Eight years ago, I started taking antidepressants. I was single and in the thick of a Ph.D. program in theology. The combination of academic stress, a solitary lifestyle, and a spiritually toxic environment sent me spiraling into the worst depression I had experienced since college. Fortunately, I'd gained enough hard-bitten experience with depression over the years to recognize what was happening and seek professional help.

Within a few sessions, my Christian therapist recommended antidepressants. I had never taken them before and was initially resistant, but my depression was so intense that I soon agreed to try them. The results were nothing short of miraculous. Within weeks, my depression had lifted. I no longer felt overwhelmed or that God was nowhere to be found. I was freed from confusion and emotional paralysis to make vital life decisions that led, among other things, to the marriage and family I now have. Antidepressants (combined with counseling) dramatically improved my life. And because my depression is hereditary, my therapist's recommendation that I continue taking them—indefinitely, if necessary—seemed like wise counsel.

I continued with the same regimen for the next six years. But slowly, I began to notice that the medication was affecting me in ways I didn't like. I found myself becoming cavalier and impatient, insensitive and spiritually complacent. The antidepressants kept me feeling good even when I should not have. Like George MacDonald's The Light Princess, I felt as if I were floating through life unaffected, enveloped in a pharmaceutical sphere of emotional impenetrability.

And so, a little over two years ago, I stopped taking antidepressants. I'm grateful for the way they helped me when ...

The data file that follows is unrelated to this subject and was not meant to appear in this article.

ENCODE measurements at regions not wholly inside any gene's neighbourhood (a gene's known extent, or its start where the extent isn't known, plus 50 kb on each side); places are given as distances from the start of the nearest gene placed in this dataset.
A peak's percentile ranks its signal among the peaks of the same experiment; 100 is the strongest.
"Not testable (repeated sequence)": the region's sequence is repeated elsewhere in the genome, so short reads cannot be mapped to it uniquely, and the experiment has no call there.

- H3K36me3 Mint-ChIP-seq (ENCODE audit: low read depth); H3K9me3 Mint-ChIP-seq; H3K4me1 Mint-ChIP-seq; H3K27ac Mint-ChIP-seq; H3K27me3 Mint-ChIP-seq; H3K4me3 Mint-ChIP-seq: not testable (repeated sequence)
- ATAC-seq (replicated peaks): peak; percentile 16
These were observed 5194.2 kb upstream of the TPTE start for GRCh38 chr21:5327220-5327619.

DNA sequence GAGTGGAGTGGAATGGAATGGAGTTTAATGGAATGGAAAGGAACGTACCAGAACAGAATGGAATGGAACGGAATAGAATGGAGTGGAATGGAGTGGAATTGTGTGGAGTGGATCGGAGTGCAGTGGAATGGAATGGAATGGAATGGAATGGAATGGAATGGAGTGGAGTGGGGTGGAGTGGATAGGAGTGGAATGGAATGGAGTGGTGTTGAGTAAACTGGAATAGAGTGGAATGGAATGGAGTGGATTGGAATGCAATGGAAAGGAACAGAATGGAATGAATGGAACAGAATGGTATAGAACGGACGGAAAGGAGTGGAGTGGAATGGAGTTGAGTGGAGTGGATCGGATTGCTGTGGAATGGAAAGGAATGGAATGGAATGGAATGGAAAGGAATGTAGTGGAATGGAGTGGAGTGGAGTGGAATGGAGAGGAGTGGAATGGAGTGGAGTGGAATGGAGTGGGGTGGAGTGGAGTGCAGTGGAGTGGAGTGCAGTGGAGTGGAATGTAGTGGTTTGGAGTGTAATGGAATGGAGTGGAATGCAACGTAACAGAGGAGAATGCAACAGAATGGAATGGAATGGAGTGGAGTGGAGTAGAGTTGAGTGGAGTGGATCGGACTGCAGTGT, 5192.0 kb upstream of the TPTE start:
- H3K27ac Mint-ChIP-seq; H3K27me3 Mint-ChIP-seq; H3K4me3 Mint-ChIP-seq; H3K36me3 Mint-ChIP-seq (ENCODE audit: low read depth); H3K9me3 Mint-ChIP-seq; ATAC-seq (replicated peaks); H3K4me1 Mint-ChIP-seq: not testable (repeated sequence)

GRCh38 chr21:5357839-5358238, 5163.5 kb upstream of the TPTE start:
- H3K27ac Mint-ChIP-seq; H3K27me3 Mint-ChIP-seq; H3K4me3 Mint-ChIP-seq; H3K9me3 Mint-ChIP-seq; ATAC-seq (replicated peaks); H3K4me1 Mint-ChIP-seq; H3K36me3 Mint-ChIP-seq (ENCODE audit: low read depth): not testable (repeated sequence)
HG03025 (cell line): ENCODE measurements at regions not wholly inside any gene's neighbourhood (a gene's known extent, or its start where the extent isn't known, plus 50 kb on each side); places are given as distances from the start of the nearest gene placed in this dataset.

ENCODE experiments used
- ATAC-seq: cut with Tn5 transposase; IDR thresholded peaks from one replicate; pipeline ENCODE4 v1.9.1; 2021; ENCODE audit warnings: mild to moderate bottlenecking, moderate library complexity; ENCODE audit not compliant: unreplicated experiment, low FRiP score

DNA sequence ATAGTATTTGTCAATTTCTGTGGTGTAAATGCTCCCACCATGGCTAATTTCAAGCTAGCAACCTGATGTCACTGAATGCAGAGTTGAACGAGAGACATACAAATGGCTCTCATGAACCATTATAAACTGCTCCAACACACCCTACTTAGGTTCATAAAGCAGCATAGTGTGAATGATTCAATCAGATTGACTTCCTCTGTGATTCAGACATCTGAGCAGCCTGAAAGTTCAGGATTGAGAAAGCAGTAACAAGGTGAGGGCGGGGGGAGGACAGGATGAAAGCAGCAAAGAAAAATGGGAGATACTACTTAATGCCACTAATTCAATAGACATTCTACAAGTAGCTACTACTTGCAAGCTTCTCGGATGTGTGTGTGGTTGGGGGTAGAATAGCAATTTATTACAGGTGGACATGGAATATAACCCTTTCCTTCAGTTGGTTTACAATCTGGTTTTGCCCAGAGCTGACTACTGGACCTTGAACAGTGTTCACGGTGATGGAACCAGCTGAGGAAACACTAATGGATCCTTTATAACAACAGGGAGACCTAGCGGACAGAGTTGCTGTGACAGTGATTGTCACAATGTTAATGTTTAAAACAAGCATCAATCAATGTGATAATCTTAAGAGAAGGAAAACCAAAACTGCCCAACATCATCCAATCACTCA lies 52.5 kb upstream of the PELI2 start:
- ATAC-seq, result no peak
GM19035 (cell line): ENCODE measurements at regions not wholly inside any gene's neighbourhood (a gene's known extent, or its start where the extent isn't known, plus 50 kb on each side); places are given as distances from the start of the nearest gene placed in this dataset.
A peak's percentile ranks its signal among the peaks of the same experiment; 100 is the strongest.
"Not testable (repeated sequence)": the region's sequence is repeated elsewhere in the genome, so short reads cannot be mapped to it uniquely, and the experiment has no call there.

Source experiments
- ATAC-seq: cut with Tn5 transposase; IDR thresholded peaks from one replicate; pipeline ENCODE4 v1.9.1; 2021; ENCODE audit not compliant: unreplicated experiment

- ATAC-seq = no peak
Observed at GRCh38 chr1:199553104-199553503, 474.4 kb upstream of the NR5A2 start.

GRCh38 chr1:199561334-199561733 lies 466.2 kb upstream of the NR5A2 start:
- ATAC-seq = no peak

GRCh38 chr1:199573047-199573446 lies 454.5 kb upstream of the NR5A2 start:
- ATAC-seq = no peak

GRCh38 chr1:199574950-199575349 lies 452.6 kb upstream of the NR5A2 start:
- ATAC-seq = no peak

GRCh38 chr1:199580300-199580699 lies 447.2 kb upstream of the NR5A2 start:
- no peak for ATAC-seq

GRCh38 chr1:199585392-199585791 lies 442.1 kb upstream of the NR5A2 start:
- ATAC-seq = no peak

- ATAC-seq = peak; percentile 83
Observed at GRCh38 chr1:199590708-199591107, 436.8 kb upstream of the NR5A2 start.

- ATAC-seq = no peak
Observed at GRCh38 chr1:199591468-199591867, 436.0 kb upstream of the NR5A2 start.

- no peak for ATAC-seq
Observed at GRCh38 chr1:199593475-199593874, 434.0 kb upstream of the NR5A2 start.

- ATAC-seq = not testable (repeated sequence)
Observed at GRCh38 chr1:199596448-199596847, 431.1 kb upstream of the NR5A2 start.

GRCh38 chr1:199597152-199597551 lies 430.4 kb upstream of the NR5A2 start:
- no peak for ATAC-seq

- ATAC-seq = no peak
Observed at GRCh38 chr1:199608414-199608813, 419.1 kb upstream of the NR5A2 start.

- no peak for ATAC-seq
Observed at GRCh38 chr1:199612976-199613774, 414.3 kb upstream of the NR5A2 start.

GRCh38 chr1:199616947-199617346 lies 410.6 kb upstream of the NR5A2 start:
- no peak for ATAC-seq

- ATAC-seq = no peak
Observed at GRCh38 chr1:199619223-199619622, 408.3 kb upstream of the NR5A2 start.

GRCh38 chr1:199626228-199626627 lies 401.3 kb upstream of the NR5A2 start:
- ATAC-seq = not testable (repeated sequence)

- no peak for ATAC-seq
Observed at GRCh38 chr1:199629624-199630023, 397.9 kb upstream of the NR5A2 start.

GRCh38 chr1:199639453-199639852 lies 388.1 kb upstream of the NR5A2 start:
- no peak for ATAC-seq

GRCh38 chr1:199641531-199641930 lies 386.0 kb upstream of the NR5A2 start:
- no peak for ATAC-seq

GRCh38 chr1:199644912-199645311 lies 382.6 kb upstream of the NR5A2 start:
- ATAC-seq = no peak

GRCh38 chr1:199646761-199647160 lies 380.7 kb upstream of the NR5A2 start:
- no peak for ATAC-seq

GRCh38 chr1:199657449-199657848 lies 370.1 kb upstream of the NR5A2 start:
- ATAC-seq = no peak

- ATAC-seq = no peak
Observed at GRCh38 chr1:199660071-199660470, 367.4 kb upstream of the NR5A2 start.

Subscriber access only You have reached the end of this Article Preview

To continue reading, subscribe now. Subscribers have full digital access.

June
Subscribe to CT and get one year free.
Read These Next
Also in this Issue
When You're Depressed Subscriber Access Only
Three questions to ask—five ways to respond.
RecommendedPersecution in the Early Church: Did You Know?
Persecution in the Early Church: Did You Know?
Beginning as a despised, illicit religious sect, Christianity endured 300 years of hostility to emerge as the dominant force in the Roman Empire.
TrendingThe Theology Beneath the Trump-Comey Conflict
The Theology Beneath the Trump-Comey Conflict
How the former FBI director’s interest in Reinhold Niebuhr shaped his approach to political power.
Editor's PickSasse: Adolescence Is a Gift, but Extended Adolescence Is a Trap
Ben Sasse: Adolescence Is a Gift, but Extended Adolescence Is a Trap
The Nebraska senator wants parents to get serious about shepherding kids into responsible adulthood.
Christianity Today
My Life with Antidepressants
hide thisMarch March

In the Magazine

March 2009

To continue reading, subscribe now for full print and digital access.